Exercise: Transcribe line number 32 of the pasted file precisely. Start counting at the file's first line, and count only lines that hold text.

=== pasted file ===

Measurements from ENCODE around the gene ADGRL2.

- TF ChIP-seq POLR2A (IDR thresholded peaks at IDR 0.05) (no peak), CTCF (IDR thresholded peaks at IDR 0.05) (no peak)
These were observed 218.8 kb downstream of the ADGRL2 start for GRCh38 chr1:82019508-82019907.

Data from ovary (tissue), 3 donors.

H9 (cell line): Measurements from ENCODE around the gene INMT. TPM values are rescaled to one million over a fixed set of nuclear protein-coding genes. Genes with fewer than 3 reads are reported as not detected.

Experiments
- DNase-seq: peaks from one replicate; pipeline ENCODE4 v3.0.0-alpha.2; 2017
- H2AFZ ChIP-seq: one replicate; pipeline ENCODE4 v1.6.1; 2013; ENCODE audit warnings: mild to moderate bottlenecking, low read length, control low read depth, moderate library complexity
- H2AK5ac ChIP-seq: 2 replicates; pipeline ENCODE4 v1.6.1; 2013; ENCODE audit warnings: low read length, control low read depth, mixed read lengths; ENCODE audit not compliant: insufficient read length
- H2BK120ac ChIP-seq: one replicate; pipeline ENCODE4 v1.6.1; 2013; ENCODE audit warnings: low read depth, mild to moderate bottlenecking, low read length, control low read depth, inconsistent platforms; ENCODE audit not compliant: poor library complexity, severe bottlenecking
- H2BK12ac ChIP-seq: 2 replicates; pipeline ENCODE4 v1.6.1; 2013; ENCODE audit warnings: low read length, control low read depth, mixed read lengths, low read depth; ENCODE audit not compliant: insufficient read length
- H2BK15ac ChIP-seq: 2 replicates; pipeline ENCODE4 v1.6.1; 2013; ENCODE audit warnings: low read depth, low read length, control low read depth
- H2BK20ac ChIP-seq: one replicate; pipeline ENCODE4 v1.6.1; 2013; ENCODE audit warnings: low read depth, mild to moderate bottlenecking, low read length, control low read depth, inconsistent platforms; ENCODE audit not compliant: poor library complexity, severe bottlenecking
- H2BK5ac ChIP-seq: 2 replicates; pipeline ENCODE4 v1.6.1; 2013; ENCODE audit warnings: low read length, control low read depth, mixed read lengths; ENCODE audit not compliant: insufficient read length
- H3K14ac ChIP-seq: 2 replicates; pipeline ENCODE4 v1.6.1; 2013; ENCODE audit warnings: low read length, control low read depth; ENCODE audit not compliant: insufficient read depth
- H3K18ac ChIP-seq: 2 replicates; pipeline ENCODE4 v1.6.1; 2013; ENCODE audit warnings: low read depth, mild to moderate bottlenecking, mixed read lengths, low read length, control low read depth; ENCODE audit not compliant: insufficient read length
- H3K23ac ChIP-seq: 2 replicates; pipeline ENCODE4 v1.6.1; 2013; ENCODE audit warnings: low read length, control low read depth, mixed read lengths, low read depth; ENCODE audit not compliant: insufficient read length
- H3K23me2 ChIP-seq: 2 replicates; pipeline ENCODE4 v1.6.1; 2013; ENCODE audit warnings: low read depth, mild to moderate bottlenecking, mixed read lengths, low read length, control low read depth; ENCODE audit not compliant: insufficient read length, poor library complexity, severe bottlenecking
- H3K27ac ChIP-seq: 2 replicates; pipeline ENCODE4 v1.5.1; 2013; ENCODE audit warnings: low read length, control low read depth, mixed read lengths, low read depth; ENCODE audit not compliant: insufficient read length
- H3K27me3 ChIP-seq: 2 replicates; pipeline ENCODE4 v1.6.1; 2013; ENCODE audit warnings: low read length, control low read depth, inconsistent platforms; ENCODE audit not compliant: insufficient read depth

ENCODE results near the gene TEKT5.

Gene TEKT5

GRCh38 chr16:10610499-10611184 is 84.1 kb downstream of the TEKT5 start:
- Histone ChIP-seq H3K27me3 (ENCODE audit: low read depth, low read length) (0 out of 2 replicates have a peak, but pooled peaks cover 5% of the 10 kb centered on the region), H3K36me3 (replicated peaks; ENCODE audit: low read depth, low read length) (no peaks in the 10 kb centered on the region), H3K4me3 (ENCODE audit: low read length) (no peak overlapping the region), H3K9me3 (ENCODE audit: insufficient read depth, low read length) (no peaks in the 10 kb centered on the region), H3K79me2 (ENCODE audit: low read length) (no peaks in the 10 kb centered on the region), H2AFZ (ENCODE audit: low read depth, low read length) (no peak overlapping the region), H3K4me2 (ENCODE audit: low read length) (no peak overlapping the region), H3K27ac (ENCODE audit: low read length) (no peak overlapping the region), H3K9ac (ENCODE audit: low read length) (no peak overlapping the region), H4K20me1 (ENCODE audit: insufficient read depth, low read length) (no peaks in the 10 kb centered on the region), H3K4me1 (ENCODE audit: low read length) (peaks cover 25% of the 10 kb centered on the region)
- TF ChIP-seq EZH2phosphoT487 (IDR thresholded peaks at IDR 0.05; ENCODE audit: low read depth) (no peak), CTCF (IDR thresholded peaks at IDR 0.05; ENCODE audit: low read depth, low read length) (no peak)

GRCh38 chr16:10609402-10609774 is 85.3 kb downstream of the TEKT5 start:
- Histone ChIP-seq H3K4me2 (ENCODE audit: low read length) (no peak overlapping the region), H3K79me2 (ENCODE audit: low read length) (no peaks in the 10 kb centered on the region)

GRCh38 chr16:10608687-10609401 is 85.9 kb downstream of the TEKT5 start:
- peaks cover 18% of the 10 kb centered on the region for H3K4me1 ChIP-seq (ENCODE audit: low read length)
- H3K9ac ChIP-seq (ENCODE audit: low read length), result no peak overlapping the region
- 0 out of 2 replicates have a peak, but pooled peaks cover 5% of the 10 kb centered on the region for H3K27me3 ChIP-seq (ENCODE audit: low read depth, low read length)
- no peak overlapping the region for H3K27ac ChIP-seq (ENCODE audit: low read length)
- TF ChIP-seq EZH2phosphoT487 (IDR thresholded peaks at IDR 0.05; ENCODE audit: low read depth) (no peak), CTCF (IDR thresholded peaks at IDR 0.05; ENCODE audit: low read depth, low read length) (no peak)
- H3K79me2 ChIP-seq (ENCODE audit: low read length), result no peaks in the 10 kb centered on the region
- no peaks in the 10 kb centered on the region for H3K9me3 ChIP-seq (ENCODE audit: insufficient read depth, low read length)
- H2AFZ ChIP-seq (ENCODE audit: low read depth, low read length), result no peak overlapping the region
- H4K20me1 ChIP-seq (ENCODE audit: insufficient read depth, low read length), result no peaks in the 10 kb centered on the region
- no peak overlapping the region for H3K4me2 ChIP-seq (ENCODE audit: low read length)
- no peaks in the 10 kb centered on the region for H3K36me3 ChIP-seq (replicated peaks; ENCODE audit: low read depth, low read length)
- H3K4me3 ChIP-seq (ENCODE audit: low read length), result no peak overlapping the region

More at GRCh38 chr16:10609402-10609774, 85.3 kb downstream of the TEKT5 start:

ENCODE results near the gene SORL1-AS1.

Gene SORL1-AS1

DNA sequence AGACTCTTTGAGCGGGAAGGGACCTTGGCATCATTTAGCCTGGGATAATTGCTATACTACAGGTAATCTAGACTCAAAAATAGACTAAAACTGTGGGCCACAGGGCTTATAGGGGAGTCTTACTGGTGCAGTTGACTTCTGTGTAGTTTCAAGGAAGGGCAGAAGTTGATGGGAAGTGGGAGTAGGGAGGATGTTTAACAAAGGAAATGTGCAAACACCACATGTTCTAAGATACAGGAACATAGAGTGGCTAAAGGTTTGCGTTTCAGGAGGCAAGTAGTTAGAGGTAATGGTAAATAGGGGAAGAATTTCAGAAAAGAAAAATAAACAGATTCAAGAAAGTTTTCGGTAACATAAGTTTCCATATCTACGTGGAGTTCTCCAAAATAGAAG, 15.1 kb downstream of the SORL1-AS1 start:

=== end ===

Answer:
- no peak overlapping the region for H3K27ac ChIP-seq (ENCODE audit: low read length)